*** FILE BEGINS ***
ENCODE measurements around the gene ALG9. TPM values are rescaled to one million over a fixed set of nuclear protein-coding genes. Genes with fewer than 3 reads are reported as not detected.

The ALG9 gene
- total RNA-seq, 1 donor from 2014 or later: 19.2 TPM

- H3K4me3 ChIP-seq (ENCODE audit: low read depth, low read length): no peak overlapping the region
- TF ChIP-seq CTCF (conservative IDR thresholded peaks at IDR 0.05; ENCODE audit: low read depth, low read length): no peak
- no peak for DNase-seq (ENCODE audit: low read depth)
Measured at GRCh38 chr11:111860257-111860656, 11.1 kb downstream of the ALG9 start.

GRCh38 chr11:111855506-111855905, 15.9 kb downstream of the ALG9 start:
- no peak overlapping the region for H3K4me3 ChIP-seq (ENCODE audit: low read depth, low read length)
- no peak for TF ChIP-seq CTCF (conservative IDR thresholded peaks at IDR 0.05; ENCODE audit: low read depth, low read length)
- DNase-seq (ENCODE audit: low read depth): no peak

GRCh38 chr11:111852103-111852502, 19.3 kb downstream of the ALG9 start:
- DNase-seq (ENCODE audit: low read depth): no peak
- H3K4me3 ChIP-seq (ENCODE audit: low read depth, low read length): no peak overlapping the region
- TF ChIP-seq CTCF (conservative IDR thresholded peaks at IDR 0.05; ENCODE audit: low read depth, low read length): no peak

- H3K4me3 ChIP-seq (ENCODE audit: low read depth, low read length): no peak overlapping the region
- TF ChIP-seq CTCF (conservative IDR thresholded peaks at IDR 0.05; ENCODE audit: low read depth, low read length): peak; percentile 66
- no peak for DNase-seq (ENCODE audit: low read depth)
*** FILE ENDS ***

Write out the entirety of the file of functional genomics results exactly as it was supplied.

ENCODE measurements around the gene ALG9. TPM values are rescaled to one million over a fixed set of nuclear protein-coding genes. Genes with fewer than 3 reads are reported as not detected.

The ALG9 gene
- total RNA-seq, 1 donor from 2014 or later: 19.2 TPM

- H3K4me3 ChIP-seq (ENCODE audit: low read depth, low read length): no peak overlapping the region
- TF ChIP-seq CTCF (conservative IDR thresholded peaks at IDR 0.05; ENCODE audit: low read depth, low read length): no peak
- no peak for DNase-seq (ENCODE audit: low read depth)
Measured at GRCh38 chr11:111860257-111860656, 11.1 kb downstream of the ALG9 start.

GRCh38 chr11:111855506-111855905, 15.9 kb downstream of the ALG9 start:
- no peak overlapping the region for H3K4me3 ChIP-seq (ENCODE audit: low read depth, low read length)
- no peak for TF ChIP-seq CTCF (conservative IDR thresholded peaks at IDR 0.05; ENCODE audit: low read depth, low read length)
- DNase-seq (ENCODE audit: low read depth): no peak

GRCh38 chr11:111852103-111852502, 19.3 kb downstream of the ALG9 start:
- DNase-seq (ENCODE audit: low read depth): no peak
- H3K4me3 ChIP-seq (ENCODE audit: low read depth, low read length): no peak overlapping the region
- TF ChIP-seq CTCF (conservative IDR thresholded peaks at IDR 0.05; ENCODE audit: low read depth, low read length): no peak

- H3K4me3 ChIP-seq (ENCODE audit: low read depth, low read length): no peak overlapping the region
- TF ChIP-seq CTCF (conservative IDR thresholded peaks at IDR 0.05; ENCODE audit: low read depth, low read length): peak; percentile 66
- no peak for DNase-seq (ENCODE audit: low read depth)